Managing a child’s undesired behavior is one of the many challenges that parents face every day. A child’s behavior changes at every turn and at every age, and when one behavior goes away, another one often emerges to replace it.
1 It is going to get worse before it gets better.
Many parents start with a plan, a good plan, to change their child’s behavior, only to face push-back from their child. They experience a turn for the worse, before finally raising the white flag and letting things go back to the way they were before. Granted, it may be a better, less energy-consuming option than an aggravated version of the original behavior.
However, it is important to recognize that this may be your child’s attempt at protesting what is a sudden and uncomfortable change, and that it is only natural for them to repeatedly test your resolve at the proposed change. At this point, some parents start thinking that the strategies they have been given for behavior management are not working, at least not for their children. After all, there is no one-size-fits-all solution to behavior management, right?
But all it takes is a little persistence to pass through the worst! For any new strategy, try it out not just once or twice, but maintain it for at least one or two weeks, and you’ll start seeing your child’s seemingly stubborn resolve slowly chip away!
2 Baby steps matter!
3 Consequences work like magic.
So as hard as it may feel, we need to be firm. Being firm doesn’t mean saying “If you don’t listen to me and do ___ (or stop ___), I’m going to ___”. In fact, that’s threatening, and it can be an open invitation for our children to challenge us.
Rather, being firm and handing out a consequence is a way of telling our children what the boundary is and the effects of crossing it. At the end of the day, it’s about giving our children a chance to make the right choice and teaching them what it means to be responsible for the choices they make.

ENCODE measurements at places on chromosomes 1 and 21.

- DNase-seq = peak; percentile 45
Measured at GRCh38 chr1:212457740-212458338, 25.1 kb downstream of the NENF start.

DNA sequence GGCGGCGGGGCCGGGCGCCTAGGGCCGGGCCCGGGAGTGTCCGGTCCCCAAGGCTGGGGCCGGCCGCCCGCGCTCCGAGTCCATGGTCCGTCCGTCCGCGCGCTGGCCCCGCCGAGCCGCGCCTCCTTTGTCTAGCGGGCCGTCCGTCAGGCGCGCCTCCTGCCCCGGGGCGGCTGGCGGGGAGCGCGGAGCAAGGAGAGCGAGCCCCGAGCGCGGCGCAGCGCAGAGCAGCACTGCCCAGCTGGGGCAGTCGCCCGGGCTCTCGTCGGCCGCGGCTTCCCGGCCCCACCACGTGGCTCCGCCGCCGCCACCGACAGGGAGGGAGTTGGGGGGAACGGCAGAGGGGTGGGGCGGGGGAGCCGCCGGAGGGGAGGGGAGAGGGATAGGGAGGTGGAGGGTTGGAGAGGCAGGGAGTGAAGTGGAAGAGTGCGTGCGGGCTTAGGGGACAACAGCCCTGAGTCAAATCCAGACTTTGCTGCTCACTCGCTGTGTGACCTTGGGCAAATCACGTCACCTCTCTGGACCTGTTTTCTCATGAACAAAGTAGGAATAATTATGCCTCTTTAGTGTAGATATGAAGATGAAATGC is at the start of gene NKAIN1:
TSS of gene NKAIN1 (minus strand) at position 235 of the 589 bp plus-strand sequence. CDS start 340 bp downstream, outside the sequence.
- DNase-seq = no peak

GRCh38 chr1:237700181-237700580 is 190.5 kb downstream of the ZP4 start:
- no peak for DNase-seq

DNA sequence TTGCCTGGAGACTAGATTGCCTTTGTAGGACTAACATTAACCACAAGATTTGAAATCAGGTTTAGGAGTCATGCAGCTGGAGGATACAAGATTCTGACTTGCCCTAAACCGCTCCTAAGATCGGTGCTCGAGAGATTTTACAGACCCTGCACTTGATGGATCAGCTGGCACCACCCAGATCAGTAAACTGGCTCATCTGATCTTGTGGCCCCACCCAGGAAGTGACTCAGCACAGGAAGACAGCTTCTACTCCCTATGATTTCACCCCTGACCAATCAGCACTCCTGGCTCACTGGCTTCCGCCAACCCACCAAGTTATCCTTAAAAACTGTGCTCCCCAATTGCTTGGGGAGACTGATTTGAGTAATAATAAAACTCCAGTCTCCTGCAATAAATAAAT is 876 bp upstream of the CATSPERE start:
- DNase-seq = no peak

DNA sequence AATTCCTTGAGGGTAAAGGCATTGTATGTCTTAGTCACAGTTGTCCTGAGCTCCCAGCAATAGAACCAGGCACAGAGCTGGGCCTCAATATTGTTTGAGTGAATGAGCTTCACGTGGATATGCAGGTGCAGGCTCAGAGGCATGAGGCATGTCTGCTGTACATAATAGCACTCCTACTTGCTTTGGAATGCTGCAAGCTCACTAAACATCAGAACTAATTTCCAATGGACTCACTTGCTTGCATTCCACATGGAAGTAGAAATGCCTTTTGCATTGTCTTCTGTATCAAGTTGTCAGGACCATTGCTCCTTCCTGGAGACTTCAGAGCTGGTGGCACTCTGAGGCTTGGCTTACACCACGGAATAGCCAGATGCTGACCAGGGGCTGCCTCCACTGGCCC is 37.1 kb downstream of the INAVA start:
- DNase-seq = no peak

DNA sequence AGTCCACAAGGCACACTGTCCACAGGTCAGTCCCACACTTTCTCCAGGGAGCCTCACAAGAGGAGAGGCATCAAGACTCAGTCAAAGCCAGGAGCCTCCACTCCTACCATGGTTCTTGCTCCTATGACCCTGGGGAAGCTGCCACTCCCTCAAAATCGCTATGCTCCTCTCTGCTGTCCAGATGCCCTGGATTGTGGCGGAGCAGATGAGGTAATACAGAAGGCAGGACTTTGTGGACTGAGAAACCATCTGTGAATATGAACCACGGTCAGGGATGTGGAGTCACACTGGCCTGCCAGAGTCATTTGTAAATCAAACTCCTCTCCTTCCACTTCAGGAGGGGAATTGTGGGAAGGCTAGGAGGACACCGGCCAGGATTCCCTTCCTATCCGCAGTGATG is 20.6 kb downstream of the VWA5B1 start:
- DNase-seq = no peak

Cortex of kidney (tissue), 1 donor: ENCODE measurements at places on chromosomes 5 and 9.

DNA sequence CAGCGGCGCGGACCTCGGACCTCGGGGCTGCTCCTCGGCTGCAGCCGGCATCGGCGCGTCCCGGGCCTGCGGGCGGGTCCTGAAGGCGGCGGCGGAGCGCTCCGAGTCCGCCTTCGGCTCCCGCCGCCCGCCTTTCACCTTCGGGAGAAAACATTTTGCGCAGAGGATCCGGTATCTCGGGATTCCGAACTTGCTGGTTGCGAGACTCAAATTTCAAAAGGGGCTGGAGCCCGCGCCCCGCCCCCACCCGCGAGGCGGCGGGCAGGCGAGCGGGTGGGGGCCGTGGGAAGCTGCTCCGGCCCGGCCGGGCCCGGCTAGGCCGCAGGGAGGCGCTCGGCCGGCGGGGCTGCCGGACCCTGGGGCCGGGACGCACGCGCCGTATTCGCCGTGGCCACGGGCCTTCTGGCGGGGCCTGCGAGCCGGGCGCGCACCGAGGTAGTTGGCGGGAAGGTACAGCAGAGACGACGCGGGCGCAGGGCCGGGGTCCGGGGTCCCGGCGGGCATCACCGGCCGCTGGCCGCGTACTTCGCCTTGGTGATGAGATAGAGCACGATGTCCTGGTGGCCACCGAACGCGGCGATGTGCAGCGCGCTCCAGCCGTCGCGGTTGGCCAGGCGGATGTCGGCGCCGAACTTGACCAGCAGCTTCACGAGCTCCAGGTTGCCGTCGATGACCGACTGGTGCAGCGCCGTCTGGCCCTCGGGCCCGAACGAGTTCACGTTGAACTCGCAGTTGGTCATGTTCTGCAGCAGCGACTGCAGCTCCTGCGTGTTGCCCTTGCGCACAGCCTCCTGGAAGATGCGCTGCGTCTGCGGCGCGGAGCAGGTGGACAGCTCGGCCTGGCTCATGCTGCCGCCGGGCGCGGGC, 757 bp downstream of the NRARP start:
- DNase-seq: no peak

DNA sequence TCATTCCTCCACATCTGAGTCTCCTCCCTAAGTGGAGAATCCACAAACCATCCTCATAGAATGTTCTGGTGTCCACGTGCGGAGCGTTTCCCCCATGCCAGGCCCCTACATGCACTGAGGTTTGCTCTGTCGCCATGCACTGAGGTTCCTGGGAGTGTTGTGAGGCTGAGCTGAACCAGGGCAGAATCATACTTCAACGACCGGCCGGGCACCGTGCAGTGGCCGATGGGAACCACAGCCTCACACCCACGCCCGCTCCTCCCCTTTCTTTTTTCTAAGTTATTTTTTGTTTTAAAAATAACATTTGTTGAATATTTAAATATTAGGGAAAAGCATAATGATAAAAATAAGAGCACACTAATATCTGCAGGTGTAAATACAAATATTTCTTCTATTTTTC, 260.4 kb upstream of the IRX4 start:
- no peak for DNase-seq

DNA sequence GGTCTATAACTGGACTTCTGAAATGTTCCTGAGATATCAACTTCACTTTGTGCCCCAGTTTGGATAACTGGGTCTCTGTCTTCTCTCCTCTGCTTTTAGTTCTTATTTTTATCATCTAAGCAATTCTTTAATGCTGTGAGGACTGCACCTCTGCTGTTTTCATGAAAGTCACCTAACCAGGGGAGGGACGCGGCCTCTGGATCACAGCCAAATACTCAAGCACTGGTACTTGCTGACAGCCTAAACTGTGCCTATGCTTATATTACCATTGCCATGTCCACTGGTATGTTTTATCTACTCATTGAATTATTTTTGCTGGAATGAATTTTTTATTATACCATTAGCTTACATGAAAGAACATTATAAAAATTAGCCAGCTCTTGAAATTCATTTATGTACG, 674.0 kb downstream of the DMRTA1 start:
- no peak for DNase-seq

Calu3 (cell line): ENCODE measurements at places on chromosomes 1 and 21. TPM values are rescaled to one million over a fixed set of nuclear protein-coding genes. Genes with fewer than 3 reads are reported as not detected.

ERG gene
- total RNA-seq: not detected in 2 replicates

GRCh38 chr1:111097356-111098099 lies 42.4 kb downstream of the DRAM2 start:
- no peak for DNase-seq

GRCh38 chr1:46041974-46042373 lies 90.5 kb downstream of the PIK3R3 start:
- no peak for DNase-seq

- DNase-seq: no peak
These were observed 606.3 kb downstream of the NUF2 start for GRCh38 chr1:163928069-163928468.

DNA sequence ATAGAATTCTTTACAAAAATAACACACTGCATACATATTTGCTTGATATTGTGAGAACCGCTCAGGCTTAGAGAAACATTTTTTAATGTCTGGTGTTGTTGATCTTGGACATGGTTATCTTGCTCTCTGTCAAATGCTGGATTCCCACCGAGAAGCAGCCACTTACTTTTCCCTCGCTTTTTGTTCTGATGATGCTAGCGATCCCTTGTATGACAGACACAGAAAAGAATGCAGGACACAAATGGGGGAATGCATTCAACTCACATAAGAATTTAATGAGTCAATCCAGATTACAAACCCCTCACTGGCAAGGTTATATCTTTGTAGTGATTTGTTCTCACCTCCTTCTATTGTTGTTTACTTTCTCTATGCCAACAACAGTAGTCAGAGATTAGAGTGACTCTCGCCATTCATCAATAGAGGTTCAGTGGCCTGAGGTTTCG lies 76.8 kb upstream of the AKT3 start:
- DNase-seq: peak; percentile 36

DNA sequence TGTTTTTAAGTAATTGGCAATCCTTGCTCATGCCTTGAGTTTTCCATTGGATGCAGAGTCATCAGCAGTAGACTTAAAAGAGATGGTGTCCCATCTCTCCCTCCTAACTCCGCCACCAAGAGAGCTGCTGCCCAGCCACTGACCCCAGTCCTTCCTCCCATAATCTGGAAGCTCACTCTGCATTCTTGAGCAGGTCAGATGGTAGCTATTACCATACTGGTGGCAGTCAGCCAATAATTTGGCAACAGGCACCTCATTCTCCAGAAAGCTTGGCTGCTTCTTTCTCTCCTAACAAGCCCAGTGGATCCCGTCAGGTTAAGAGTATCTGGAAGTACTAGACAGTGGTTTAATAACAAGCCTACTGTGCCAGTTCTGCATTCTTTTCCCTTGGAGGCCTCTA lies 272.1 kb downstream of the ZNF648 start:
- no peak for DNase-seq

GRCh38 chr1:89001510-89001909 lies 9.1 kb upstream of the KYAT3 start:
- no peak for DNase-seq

For example, imagine it’s “Work Time”, and you want your child to sit through some work (that he/she can definitely achieve success in). Your child says no, and goes off to play with their toys. You can say “First work, then play. No work, then no play”. You could even allow your child to first pick the toy he or she wants to play with after “Work Time”. BUT if your child insists play time comes first, and throws a tantrum, the consequence would be to take the toy away, let your child calm down, then re-introduce the options – “First work, then play. No work, then no play”.
4 Focus on shaping your child’s character.
5 Consistency, consistency, consistency!
I’ve had a parent recently share with me an account of his 2-year-old son’s teacher telling him that his son, Tod, is observed to lose attention very easily. The teacher asked if Tod had been using the iPad too much at home. It dawned on this parent that his morning routine of handing Tod the iPad to occupy his attention had to change. And boy, did Tod cry because of this sudden denial of his (probably favorite) morning toy! But through consistency, Tod gradually started to learn to entertain himself, picking up toys to play with, and the iPad was forgotten soon enough.
Hopefully these 5 tips will help! Be patient, be firm, and be consistent. Soon enough, you’ll find joy and success in managing the behavior of your child at home. 😊